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Anti-CTLA-4 Antibody Therapy: Immune Monitoring During Clinical Development Of A Novel Immunotherapy.

M. Callahan, J. Wolchok, J. Allison
Published 2010 · Medicine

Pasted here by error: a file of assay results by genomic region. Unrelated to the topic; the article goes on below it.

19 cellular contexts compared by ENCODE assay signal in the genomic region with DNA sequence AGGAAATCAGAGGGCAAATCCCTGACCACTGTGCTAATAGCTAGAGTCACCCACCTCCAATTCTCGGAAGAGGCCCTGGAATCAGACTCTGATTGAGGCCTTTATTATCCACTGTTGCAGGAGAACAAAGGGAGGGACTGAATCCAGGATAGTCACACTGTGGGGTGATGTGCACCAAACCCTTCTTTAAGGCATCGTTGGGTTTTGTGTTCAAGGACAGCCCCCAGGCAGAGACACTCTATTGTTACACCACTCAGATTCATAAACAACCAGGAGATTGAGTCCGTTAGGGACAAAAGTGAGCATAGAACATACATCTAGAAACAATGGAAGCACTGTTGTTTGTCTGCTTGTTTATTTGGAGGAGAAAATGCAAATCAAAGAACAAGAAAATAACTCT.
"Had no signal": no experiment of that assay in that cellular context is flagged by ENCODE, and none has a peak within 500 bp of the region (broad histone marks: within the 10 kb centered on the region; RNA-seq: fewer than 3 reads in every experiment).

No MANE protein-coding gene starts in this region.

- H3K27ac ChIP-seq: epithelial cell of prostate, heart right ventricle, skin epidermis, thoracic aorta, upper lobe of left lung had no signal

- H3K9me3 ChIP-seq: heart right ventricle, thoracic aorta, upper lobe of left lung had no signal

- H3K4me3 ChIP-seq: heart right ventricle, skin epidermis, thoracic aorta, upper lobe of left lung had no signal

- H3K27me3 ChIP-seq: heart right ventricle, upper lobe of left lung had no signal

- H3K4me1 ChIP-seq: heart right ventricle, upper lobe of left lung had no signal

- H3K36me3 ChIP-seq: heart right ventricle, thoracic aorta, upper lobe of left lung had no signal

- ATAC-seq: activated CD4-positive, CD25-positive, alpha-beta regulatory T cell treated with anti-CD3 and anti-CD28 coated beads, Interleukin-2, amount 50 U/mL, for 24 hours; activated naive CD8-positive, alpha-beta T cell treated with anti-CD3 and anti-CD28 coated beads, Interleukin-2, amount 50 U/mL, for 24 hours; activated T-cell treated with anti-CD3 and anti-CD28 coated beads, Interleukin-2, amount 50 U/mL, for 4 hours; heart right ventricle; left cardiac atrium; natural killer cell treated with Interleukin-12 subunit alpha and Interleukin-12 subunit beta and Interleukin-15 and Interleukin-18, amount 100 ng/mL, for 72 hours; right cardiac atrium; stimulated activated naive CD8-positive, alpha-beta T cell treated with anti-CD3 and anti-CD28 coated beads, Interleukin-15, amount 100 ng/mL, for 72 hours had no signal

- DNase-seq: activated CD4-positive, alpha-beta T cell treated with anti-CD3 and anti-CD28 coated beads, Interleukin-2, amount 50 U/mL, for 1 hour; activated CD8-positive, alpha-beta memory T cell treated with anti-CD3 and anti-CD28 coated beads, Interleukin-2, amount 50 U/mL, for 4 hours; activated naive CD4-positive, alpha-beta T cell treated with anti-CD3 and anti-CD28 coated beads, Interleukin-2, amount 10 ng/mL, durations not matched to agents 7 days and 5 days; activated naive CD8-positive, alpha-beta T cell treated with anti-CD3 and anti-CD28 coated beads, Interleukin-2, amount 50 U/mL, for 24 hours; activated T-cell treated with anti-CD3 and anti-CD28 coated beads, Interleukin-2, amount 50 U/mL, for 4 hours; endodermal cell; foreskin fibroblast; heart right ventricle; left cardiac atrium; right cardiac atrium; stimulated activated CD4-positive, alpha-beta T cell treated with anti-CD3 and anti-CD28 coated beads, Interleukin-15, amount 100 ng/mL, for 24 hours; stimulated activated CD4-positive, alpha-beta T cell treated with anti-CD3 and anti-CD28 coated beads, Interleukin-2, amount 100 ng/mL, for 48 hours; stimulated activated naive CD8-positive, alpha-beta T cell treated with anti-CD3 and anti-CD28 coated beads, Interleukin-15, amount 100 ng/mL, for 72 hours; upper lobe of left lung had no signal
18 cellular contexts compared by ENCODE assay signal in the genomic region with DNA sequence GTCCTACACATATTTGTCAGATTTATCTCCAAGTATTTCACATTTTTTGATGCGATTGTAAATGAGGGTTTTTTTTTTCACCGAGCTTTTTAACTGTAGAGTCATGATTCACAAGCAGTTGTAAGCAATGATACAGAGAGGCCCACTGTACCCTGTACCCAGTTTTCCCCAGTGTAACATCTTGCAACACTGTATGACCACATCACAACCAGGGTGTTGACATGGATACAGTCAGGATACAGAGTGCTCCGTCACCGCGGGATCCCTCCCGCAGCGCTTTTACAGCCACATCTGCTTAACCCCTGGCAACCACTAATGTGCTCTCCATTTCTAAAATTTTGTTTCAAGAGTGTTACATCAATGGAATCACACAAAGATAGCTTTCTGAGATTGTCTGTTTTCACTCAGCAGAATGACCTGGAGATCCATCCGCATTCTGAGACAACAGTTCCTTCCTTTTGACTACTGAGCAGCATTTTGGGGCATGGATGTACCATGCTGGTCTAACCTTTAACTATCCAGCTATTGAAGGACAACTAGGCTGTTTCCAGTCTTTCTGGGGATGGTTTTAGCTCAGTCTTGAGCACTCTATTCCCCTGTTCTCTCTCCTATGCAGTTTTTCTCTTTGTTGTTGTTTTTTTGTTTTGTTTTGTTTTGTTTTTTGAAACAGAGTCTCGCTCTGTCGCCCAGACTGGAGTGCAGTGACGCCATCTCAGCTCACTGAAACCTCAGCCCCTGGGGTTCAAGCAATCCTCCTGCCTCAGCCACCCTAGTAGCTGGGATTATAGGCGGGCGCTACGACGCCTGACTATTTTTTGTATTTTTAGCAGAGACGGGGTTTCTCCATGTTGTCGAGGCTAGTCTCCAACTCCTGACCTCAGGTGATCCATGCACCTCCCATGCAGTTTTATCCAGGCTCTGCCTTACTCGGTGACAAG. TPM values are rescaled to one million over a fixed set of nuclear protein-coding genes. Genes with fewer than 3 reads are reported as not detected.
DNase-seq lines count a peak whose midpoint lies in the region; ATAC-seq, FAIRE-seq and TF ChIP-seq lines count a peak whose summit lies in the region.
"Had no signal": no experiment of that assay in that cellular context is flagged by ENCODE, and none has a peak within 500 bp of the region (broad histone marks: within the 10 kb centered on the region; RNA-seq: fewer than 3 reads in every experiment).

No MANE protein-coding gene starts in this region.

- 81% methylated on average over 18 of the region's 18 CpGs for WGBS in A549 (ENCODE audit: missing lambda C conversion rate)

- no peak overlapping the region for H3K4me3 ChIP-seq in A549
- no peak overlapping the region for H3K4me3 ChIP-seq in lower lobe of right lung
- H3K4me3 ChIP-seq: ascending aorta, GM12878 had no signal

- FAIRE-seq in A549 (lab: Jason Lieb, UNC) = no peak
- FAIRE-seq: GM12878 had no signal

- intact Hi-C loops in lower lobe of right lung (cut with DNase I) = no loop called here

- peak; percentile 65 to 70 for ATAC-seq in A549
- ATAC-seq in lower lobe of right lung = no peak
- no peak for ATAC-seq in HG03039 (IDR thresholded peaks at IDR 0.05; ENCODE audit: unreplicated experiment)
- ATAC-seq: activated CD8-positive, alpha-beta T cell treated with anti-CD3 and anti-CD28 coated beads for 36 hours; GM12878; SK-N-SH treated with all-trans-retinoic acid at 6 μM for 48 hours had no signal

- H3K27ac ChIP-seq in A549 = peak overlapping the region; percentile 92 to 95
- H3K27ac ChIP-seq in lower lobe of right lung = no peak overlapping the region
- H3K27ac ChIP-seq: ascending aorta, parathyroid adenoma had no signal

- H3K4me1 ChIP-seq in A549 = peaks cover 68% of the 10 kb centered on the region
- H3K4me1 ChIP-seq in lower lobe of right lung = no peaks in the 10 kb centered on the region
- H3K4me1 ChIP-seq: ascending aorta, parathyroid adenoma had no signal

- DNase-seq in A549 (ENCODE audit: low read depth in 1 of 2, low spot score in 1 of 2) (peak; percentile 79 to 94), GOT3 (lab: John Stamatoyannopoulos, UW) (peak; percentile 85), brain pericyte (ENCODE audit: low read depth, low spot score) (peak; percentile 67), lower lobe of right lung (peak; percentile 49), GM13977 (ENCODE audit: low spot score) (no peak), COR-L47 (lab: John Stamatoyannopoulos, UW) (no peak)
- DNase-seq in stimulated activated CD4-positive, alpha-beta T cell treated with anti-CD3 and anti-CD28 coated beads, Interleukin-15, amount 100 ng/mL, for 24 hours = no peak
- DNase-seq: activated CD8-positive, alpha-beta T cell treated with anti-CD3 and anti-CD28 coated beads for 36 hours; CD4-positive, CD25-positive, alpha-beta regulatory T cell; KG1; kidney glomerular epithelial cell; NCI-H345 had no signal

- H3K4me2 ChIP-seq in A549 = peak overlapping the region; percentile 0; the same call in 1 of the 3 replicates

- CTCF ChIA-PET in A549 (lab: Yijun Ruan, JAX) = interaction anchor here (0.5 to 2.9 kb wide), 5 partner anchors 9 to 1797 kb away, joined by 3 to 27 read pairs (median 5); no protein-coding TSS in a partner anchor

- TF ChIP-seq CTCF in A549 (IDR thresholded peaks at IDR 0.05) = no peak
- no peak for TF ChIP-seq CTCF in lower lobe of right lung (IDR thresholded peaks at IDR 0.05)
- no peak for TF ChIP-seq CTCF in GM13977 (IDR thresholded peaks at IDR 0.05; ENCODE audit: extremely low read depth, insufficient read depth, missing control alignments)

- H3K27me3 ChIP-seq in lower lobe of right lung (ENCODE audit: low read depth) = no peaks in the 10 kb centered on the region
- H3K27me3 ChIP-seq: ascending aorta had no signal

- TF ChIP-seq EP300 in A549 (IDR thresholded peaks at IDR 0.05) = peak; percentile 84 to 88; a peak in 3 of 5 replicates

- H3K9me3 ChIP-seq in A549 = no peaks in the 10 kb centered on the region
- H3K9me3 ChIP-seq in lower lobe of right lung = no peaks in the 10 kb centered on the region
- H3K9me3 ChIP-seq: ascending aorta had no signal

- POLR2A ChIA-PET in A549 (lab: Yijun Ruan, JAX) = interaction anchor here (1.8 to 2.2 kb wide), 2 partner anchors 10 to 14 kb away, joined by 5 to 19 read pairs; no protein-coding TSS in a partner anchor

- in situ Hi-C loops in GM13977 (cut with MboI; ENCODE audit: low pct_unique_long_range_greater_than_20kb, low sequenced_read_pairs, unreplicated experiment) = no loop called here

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Cytotoxic T-lymphocyte-associated antigen (CTLA-4), also known as CD152, is a co-inhibitory molecule that functions to regulate T-cell activation. Antibodies that block the interaction of CTLA-4 with its ligands B7.1 and B7.2 can enhance immune responses, including antitumor immunity. Two CTLA-4-blocking antibodies are presently under clinical investigation: ipilimumab and tremelimumab. CTLA-4 blockade has shown promise in treatment of patients with metastatic melanoma, with a recently completed randomized, double-blind phase III trial demonstrating a benefit in overall survival (OS) in the treated population. However, this approach appears to benefit only a subset of patients. Understanding the mechanism(s) of action of CTLA-4 blockade and identifying prognostic immunologic correlates of clinical endpoints to monitor are presently areas of intense investigation. Several immunologic endpoints have been proposed to correlate with clinical activity. This review will focus on the endpoints of immune monitoring described in studies to date and discuss future areas of additional work needed.
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